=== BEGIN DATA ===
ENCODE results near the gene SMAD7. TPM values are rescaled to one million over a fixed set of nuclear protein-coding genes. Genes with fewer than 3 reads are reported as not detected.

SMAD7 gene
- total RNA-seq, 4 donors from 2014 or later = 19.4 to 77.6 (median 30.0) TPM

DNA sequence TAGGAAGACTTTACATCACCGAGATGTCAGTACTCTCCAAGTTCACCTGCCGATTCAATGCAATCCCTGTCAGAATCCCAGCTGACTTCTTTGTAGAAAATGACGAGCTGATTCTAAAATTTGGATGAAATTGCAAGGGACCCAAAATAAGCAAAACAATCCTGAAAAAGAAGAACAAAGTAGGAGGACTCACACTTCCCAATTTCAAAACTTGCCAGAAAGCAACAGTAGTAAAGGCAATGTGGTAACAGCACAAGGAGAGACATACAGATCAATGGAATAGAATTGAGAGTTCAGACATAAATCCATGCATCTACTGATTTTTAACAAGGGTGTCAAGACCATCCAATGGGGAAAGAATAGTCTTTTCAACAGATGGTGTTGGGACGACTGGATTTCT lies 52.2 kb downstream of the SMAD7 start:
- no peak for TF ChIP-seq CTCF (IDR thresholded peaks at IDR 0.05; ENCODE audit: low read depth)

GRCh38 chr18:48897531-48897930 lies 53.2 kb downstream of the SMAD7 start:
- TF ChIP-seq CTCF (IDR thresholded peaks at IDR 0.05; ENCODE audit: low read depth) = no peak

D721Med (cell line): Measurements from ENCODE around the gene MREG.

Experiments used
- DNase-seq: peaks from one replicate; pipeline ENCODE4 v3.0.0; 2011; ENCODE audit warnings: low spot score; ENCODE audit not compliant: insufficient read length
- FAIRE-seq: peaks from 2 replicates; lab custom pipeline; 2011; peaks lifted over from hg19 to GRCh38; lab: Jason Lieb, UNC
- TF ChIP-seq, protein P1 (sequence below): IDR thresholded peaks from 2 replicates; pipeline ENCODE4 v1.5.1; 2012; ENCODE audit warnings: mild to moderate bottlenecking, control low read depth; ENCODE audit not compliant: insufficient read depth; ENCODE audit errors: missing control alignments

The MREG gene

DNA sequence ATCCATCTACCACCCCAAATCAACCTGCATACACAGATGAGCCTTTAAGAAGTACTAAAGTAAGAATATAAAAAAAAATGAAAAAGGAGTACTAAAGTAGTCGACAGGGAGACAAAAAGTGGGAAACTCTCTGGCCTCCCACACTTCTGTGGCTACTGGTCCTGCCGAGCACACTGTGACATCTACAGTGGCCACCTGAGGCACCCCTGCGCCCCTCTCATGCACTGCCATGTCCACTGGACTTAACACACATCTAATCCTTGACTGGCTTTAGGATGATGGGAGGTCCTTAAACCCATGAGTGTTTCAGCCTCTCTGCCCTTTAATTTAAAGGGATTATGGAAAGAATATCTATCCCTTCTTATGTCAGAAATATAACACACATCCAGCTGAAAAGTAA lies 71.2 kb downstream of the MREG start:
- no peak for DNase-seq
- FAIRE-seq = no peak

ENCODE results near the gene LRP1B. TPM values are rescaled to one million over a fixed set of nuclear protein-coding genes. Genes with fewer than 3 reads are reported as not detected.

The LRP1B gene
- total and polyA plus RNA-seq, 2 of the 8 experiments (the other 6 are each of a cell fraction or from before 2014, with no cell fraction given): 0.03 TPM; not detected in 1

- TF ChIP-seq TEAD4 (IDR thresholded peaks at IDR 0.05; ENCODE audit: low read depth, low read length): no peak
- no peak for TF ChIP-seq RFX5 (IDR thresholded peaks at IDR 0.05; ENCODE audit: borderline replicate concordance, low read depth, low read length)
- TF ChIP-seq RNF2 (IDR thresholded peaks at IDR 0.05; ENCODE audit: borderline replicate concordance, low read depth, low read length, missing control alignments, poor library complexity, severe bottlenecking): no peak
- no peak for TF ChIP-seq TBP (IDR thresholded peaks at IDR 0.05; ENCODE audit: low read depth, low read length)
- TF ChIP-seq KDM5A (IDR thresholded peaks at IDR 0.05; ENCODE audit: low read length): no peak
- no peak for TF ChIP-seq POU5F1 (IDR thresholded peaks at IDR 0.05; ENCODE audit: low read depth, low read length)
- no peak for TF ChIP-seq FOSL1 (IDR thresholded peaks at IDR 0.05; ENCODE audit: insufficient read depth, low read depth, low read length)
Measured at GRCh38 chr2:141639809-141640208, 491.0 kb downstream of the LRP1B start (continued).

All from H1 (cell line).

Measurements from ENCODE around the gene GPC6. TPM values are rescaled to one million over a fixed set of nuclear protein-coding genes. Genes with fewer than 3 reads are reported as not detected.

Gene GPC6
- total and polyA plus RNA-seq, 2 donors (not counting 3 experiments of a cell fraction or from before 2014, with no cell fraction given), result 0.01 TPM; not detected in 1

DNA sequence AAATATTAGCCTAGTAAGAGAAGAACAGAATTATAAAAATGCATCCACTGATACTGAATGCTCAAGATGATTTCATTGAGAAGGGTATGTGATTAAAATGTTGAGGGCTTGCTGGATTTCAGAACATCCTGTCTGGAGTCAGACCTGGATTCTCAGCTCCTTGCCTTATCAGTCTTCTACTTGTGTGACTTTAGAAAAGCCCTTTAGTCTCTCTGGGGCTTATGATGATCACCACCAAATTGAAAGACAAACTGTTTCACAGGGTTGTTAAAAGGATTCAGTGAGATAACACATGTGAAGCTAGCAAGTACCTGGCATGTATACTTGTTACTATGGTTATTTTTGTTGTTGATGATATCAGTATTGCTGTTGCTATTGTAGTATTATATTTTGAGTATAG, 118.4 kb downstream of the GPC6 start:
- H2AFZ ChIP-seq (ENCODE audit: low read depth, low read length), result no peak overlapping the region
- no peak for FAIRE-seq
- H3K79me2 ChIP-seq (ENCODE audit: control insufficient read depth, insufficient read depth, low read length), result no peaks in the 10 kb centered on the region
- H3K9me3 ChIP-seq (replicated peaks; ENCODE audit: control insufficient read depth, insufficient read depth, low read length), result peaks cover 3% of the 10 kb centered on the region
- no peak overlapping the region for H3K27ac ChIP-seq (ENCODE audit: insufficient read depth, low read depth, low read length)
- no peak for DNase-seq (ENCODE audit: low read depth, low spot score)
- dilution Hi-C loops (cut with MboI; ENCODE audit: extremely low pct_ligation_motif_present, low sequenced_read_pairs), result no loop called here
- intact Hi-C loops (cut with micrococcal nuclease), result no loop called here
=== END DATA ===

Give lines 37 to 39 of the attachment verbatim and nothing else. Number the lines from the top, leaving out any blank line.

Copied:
- no peak overlapping the region for H3K27ac ChIP-seq (ENCODE audit: insufficient read depth, low read depth, low read length)
- no peak for DNase-seq (ENCODE audit: low read depth, low spot score)
- dilution Hi-C loops (cut with MboI; ENCODE audit: extremely low pct_ligation_motif_present, low sequenced_read_pairs), result no loop called here